There are several dense non-aqueous phase liquid (DNAPL) sites owned by the Department of Defense (DoD) where source zone treatment could be beneficial. The objective of this project is to conduct a field test of vegetable oil injection into a DNAPL source. The oil injection is aimed at physical and chemical sequestration of the DNAPL in the short-term, followed by enhanced biodegradation of dissolved contaminants in the long-term.
Vegetable oil is a light, viscous liquid that is sparingly soluble in water. It acts as a slow-release electron donor source in the long-term, and vegetable oil injection has been used primarily for this purpose. However, there are additional benefits from injecting the oil into a DNAPL source zone that will be evaluated in this project. When enough oil is injected in the soil, the oil can sequester the DNAPL by physically diverting groundwater flow around the source and thus weakening the plume emanating from the source. Additional sequestration occurs as the DNAPL is solubilized in the oil. These physical-chemical features of the oil injection play an important role in controlling the DNAPL source. The challenge often is in obtaining sufficient distribution of the oil in the subsurface to realize these benefits. Use of emulsifiers and cosolvents can enhance distribution of the oil, but it may be difficult to retain the oil in this form in the source zone as it may migrate out with the groundwater flow. This project will investigate if pre-heating the oil to a moderately high temperature before injection improves its distribution in the soil. Bench-scale tests have shown that heating the oil temporarily reduces its viscosity, allowing it to travel into the soil pores surrounding the injection point. In the soil, the oil cools quickly, its viscosity rebounds, and it remains trapped in the source zone. The ability of the vegetable oil to sequester and treat a DNAPL source through these multiple mechanisms will be tested at a suitable DoD site.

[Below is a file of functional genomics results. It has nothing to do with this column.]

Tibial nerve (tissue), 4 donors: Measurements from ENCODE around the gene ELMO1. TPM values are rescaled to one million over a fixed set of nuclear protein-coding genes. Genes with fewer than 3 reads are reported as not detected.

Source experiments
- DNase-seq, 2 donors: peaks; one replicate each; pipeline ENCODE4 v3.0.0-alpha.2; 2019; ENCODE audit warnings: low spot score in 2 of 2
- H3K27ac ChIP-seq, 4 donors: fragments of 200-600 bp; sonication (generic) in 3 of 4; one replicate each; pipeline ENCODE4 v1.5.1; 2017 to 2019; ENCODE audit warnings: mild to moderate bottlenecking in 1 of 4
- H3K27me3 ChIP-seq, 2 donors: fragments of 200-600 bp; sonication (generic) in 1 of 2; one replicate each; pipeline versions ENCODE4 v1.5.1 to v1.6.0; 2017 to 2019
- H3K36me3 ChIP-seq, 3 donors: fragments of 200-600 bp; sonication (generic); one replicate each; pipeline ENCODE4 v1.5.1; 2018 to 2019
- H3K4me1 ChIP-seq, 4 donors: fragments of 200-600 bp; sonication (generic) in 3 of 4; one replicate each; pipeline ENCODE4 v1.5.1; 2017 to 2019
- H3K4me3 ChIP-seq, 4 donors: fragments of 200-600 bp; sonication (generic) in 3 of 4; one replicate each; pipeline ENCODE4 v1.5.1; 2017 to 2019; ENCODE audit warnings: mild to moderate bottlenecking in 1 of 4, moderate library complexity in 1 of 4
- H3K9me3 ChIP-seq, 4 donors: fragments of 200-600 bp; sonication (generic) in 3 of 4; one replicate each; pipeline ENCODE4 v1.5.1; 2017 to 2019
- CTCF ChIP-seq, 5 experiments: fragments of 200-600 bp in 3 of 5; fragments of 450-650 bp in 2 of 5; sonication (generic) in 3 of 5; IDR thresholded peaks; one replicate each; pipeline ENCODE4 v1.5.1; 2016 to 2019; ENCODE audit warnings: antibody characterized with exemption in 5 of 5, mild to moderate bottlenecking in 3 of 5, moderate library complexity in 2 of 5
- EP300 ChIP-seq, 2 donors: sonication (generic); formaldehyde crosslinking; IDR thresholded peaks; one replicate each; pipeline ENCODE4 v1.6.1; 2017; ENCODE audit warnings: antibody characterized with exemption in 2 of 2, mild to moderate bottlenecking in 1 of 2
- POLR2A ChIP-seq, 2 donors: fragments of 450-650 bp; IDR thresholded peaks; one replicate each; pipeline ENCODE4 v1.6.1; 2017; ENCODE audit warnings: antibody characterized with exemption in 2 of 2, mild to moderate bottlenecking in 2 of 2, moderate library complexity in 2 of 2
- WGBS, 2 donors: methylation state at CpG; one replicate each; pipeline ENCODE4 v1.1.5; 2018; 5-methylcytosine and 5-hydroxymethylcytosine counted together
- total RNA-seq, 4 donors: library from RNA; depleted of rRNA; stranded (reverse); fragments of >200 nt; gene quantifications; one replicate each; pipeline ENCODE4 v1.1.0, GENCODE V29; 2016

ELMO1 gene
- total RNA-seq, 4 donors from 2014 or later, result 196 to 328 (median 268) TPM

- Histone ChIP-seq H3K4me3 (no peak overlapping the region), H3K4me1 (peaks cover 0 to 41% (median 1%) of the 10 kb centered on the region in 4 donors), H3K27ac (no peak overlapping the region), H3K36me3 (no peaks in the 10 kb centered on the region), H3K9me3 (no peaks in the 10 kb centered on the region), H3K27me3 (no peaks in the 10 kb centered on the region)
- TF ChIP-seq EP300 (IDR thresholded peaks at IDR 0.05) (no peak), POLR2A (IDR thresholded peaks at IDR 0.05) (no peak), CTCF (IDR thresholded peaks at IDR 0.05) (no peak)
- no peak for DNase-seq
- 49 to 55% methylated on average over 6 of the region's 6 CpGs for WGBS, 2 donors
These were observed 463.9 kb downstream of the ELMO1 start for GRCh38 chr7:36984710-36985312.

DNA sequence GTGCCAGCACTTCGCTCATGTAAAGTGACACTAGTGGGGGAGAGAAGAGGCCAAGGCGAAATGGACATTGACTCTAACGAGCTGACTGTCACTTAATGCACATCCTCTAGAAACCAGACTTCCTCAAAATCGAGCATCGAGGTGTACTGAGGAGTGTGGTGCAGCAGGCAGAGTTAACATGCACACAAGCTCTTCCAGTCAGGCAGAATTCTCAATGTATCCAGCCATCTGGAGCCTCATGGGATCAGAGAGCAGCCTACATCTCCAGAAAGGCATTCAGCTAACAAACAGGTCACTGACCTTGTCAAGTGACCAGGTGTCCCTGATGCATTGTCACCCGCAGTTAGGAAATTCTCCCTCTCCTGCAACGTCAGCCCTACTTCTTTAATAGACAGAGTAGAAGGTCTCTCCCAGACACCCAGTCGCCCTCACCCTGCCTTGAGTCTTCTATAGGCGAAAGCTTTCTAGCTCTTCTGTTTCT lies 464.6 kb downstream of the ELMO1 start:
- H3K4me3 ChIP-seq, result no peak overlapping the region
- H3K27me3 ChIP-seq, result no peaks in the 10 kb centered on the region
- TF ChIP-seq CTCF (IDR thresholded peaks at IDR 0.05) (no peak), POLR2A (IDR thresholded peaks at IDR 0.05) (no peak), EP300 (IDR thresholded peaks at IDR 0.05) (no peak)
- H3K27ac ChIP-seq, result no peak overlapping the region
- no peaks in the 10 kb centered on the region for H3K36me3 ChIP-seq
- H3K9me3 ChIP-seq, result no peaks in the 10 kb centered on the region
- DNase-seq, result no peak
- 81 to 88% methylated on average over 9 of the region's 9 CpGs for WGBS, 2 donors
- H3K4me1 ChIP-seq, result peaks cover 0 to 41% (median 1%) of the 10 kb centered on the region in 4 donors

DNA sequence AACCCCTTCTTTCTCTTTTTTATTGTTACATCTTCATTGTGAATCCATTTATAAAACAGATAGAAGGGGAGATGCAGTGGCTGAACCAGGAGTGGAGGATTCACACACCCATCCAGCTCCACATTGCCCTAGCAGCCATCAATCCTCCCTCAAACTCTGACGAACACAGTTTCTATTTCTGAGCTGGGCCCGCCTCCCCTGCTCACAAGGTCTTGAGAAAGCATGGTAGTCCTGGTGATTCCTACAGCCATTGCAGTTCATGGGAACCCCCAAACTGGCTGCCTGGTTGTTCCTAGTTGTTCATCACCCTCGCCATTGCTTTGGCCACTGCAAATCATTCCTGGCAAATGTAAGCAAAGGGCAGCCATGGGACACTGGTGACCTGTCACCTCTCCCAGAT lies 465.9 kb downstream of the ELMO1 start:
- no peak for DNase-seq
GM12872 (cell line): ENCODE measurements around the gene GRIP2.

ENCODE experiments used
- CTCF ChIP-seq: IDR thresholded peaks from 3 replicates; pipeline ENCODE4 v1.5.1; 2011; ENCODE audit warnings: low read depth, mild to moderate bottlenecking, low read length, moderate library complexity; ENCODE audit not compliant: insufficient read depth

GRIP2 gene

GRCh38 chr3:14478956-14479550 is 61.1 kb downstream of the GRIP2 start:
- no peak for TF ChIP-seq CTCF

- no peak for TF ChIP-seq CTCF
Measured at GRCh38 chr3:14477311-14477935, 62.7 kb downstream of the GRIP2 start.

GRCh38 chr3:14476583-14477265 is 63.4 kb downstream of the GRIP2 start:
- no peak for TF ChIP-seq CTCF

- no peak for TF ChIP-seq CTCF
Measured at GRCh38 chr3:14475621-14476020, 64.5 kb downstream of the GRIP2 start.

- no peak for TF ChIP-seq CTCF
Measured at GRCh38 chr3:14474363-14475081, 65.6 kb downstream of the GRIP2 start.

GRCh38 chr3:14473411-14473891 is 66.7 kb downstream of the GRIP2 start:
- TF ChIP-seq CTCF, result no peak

Vegetable oil injection has the potential to be an environmentally benign and relatively low-cost treatment for DNAPL sources, both in the short- and long-term. In the short-term, the physical-chemical aspects of the oil distribution play a major role. In the long-term, its ability to act as a slow-release electron donor will enhance biodegradation of any residual plume. Unlike many other source zone treatment methods, which leave behind some residual DNAPL that may have to be addressed with a secondary treatment, a single vegetable oil injection event could be sufficient for long-term remediation of a DNAPL source.